A new web map that illustrates the University of Arizona’s commitment to sustainability is now available thanks to a partnership among the UA Office of Sustainability; Planning, Design and Construction; and the College of Agriculture and Life Sciences' Communications and Cyber Technologies division. The map pinpoints sites, such as rainwater harvesting installations, solar panels, and recycling opportunities, as well as projects and programs that promote sustainability on campus.
Arizona Project WET Hosts Flagstaff Water Festival
FLAGSTAFF, Ariz. – More than 660 fourth graders gathered with their teachers and parents at Foxglenn Park on Sept. 26 to learn about water on the earth system with the help of 37 volunteers from the City of Flagstaff, Northern Arizona University and Coconino County Public Health District.
Held during the school day, the interactive and festive event was organized by Arizona Project WET (APW) in collaboration with the City of Flagstaff Water Conservation Department. The mission was to help students and their teachers gain a deeper understanding of how water works and where Flagstaff’s water comes from.
Last year the Flagstaff Water Festival program was revitalized thanks to the financial support of SCA, a global hygiene and forest products manufacturer based in Flagstaff, working in conjunction with the City of Flagstaff Water Conservation Department who also provided funding, staff time in local coordination, and equipment.
SCA and the City of Flagstaff continued their key support of the program this year, enabling APW to support 15 new teachers with the Water Festival professional development workshop and to expand the festival to include charter and private schools, such as the Montessori Charter School of Flagstaff and Mountain School. At the professional development workshop, teachers practiced using the inquiry process and science note-booking in order to increase their students’ 21st century skills.
“I had a great time. It is an amazing curriculum and I can see the immediate learning the students were having,” wrote City Manger Kevin Burke, “Thanks for bringing it to Flagstaff.”
The Water Festival event is also supported by an expanded curriculum that includes pre- and post-festival lessons to prepare for and extend student learning. At the event, students engaged with interactive models to perform science investigations of watersheds, the water cycle, groundwater flow, and water conservation. NAU volunteers were trained in class, while community volunteers attended a separate two-hour training.
The growth in teacher and student participation is in no small part a reflection of the Flagstaff Unified School District’s active support. FUSD provided teachers with reimbursement for their time at the workshop, as well transported FUSD classes for free to the Water Festival event.
Staff from the Willow Bend Environmental Center as well as the City of Flagstaff’s STEM City Connections Coordinator Mindy Bell helped recruit volunteers, many of whom were no doubt inspired to attend when City Manager Kevin Burke stepped up as the first City employee to sign up to volunteer.
From City Manager Kevin Burke and SCA engineer Annikki Chamberlain’s enthusiastic support as Area Coordinators to the NAU students missing class to gain field experience, everyone in the community pitched in – braving the windy weather – and made the Water Festival program a huge success. In addition to the sight of 4th graders smiling ear-to-ear after the festival, volunteers and staff were rewarded with delicious food donated by Fratelli Pizza and Oregano’s Pizza.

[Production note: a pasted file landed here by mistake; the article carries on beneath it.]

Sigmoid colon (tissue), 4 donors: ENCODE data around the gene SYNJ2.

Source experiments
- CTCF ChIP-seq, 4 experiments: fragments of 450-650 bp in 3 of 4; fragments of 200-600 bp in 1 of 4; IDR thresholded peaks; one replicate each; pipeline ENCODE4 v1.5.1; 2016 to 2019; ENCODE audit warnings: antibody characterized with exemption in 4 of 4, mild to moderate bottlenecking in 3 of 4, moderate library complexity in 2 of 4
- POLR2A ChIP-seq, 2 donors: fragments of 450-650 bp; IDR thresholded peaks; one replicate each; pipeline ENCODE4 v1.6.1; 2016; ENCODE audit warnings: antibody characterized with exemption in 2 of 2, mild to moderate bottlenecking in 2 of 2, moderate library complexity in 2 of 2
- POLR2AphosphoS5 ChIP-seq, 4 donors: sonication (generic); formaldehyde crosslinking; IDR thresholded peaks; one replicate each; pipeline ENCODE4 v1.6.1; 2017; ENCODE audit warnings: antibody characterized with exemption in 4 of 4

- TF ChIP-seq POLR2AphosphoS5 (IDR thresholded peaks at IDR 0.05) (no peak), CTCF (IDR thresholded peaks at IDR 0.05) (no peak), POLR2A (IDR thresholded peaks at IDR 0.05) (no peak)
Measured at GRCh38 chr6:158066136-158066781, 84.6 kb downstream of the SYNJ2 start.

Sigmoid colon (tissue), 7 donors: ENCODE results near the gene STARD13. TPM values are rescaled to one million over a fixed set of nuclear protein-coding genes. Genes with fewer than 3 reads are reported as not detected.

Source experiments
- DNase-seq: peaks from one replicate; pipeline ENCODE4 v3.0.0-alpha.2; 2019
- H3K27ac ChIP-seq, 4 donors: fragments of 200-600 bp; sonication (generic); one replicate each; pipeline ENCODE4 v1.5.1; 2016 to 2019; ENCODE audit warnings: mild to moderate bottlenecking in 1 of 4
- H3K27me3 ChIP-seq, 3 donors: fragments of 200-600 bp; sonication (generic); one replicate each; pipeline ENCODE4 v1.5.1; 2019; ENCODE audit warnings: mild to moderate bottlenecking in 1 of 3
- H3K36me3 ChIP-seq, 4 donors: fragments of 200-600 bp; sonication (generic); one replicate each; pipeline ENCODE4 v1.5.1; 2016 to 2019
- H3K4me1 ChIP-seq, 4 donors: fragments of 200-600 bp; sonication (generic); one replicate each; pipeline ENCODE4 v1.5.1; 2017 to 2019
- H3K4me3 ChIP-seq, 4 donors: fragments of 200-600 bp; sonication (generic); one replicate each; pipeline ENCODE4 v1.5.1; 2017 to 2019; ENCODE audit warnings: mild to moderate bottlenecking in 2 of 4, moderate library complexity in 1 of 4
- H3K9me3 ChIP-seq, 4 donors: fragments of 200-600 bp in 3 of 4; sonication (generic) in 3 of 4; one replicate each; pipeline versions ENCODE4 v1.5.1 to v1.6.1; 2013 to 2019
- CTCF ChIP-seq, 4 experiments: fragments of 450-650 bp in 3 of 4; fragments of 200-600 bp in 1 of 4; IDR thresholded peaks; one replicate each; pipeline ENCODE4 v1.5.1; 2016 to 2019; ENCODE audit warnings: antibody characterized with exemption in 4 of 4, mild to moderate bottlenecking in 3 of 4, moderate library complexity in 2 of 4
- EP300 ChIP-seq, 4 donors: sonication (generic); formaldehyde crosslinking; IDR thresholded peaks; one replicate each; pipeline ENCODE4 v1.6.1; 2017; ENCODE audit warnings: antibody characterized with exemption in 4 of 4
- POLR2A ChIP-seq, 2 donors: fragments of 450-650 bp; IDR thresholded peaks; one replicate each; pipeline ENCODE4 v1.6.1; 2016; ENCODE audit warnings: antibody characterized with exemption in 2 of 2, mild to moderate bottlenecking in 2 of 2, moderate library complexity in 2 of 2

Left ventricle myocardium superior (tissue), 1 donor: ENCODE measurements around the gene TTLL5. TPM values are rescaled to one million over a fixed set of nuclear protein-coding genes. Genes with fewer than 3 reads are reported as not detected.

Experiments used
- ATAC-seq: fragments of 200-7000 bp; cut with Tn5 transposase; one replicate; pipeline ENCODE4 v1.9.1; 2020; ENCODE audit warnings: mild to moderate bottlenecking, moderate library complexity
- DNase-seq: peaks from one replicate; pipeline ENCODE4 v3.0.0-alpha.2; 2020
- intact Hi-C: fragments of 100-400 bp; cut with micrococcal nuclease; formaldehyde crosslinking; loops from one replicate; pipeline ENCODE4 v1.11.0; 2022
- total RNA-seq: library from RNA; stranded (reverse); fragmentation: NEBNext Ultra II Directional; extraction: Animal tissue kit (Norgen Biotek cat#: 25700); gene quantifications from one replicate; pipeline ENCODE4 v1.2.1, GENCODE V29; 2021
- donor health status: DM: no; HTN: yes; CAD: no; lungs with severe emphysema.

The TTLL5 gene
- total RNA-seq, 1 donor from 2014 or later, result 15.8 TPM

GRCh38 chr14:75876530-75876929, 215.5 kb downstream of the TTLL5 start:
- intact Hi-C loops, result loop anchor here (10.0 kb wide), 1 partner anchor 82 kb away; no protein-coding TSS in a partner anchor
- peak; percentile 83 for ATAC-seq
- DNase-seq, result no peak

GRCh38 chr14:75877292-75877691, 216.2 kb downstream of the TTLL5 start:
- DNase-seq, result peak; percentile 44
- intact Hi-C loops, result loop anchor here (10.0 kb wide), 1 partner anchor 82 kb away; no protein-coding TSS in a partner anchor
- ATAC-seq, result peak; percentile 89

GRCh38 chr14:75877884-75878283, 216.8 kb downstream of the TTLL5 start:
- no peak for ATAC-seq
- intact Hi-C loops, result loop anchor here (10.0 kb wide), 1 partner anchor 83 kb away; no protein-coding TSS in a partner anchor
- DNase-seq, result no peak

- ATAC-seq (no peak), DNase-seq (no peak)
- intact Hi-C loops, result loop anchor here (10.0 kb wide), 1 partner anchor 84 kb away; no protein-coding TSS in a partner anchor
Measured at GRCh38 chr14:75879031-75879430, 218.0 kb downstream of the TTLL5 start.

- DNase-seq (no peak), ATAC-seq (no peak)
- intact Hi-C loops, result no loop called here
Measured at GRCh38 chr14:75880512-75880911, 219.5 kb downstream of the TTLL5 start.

For more information about the Arizona Water Festival program, please contact Tina Sleeper at firstname.lastname@example.org.
Most Federal agencies that fund research now require publications funded from their agencies get deposited in an agency-run repository, to be made publicly available within 12 months of publication. All of the agencies that require publications do not necessarily expect the published version of publications to be made publicly available. Some, like for instance, the National Institutes of Health, call for the final peer-reviewed manuscript.
We are pleased to announce the winners of our 2016 WRRC Photo Contest: Greg Griffin, Tina Baker, and Sara Bertram. The winning photos captured this year’s theme of Growing with Water, showcasing flowers to farms, backyard and community gardens to vast agricultural fields, urban landscapes to mountain hideaways. The photos below showcase the photographers' distinct perspectives. We would also like to thank the runner-up photographers for their engaging images.
Arizona is facing the challenge of future water demands outstripping supplies. Do we have enough water to sustain agricultural demands as our population grows, the Colorado River water supply-demand gap increases, and depletion threatens our groundwater aquifers? What are the specific challenges faced by irrigated agriculture in Arizona, and what advances have been made in agricultural technologies to address these challenges?
The U.S. Geological Survey in cooperation with the National Institutes for Water Resources is requesting proposals for the Water Resources Research National Competitive Grants Program, FY 2017 (104g) matching grants to support research on improving and enhancing the nation's water supply.
WRRC Director Sharon B. Megdal and Udall Center for Studies in Public Policy Director Robert Varady participated in the Budapest Water Summit, which was held November 28-30, 2016 in Budapest, Hungary. The Summit, with the theme of "Water Connects", had a significant focus on the policies required to achieve the water-related United Nations-2030 Sustainable Development Goals (SDGs). In particular, Sustainable Development Goal Six calls for ensuring availability and sustainable management of water and sanitation for all.